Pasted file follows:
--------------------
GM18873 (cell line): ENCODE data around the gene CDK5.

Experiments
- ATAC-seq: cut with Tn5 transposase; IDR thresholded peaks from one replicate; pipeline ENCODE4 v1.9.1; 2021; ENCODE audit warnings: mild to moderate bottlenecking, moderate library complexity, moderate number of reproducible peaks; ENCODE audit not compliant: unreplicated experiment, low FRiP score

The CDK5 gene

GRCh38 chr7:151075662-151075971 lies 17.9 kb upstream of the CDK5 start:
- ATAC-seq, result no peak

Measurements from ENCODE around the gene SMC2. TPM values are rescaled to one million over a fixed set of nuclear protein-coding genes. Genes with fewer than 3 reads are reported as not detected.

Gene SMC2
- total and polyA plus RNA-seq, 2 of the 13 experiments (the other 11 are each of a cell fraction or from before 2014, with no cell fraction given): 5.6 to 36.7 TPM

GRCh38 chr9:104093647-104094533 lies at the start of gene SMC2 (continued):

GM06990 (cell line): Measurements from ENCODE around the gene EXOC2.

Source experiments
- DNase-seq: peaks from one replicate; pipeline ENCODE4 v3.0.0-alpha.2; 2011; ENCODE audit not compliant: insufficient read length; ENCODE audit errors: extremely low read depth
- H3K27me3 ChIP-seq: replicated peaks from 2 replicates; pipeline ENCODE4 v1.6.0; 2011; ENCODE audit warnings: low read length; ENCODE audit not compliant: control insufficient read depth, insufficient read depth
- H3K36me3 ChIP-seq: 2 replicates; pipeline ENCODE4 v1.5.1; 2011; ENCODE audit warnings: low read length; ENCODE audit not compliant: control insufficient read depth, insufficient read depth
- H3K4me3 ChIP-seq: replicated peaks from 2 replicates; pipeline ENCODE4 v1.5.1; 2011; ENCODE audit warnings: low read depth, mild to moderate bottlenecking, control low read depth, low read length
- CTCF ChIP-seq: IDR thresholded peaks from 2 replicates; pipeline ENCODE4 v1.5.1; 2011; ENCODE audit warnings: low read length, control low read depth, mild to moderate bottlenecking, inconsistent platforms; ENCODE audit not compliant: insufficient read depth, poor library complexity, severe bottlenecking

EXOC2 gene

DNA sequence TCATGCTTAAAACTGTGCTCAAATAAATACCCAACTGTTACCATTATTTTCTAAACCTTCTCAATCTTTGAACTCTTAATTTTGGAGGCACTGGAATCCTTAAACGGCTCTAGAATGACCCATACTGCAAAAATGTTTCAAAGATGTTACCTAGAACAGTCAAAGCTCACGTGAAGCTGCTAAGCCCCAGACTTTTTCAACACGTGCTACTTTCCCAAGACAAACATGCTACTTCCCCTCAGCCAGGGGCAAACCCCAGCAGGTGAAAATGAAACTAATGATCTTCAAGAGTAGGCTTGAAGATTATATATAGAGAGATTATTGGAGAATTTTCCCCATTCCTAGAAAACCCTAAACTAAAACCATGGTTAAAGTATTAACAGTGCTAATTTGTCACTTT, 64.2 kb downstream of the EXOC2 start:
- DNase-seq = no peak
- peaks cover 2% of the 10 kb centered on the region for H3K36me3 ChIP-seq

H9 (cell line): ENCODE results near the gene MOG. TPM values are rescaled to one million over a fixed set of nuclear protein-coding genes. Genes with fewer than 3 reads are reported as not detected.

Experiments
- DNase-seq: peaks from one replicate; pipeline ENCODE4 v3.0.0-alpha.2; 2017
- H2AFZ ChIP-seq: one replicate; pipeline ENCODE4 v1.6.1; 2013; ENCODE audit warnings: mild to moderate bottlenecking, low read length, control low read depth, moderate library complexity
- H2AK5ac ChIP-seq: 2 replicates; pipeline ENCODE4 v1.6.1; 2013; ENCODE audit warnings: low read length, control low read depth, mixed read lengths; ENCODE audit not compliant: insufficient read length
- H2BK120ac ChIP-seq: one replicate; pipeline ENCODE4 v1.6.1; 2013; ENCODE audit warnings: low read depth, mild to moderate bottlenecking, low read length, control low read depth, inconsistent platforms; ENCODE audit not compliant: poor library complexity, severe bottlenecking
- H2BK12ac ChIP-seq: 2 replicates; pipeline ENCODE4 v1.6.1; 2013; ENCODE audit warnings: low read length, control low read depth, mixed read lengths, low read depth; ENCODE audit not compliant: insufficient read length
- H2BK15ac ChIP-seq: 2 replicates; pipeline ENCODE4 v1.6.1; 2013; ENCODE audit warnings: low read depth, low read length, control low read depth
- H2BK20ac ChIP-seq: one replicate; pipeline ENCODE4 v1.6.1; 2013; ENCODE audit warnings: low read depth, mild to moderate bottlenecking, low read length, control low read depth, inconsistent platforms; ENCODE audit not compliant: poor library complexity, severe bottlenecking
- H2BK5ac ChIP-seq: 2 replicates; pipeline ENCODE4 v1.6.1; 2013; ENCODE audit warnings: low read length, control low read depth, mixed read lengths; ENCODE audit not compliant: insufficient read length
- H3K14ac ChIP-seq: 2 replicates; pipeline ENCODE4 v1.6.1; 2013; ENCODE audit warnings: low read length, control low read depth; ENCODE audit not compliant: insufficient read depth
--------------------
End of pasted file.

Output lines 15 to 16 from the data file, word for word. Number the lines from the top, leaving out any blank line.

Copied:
- H3K36me3 ChIP-seq: 2 replicates; pipeline ENCODE4 v1.5.1; 2011; ENCODE audit warnings: low read length; ENCODE audit not compliant: control insufficient read depth, insufficient read depth
- H3K4me3 ChIP-seq: replicated peaks from 2 replicates; pipeline ENCODE4 v1.5.1; 2011; ENCODE audit warnings: low read depth, mild to moderate bottlenecking, control low read depth, low read length